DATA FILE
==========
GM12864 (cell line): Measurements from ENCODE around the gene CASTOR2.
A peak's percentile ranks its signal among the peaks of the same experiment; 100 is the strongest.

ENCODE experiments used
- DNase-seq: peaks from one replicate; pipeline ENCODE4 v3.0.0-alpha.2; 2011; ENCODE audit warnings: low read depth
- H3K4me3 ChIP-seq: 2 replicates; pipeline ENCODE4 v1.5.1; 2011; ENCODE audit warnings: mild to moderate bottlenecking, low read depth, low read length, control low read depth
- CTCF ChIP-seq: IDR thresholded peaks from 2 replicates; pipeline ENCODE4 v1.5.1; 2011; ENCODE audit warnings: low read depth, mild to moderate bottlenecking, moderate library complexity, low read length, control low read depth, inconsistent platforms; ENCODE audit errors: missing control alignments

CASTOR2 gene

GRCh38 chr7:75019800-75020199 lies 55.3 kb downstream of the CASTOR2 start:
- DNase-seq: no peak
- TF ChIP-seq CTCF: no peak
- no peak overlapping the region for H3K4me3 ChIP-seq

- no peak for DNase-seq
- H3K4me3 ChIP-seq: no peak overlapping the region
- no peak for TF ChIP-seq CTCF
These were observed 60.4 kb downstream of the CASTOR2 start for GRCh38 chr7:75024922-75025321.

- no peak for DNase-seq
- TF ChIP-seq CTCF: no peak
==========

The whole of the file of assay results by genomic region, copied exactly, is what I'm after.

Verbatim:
GM12864 (cell line): Measurements from ENCODE around the gene CASTOR2.
A peak's percentile ranks its signal among the peaks of the same experiment; 100 is the strongest.

ENCODE experiments used
- DNase-seq: peaks from one replicate; pipeline ENCODE4 v3.0.0-alpha.2; 2011; ENCODE audit warnings: low read depth
- H3K4me3 ChIP-seq: 2 replicates; pipeline ENCODE4 v1.5.1; 2011; ENCODE audit warnings: mild to moderate bottlenecking, low read depth, low read length, control low read depth
- CTCF ChIP-seq: IDR thresholded peaks from 2 replicates; pipeline ENCODE4 v1.5.1; 2011; ENCODE audit warnings: low read depth, mild to moderate bottlenecking, moderate library complexity, low read length, control low read depth, inconsistent platforms; ENCODE audit errors: missing control alignments

CASTOR2 gene

GRCh38 chr7:75019800-75020199 lies 55.3 kb downstream of the CASTOR2 start:
- DNase-seq: no peak
- TF ChIP-seq CTCF: no peak
- no peak overlapping the region for H3K4me3 ChIP-seq

- no peak for DNase-seq
- H3K4me3 ChIP-seq: no peak overlapping the region
- no peak for TF ChIP-seq CTCF
These were observed 60.4 kb downstream of the CASTOR2 start for GRCh38 chr7:75024922-75025321.

- no peak for DNase-seq
- TF ChIP-seq CTCF: no peak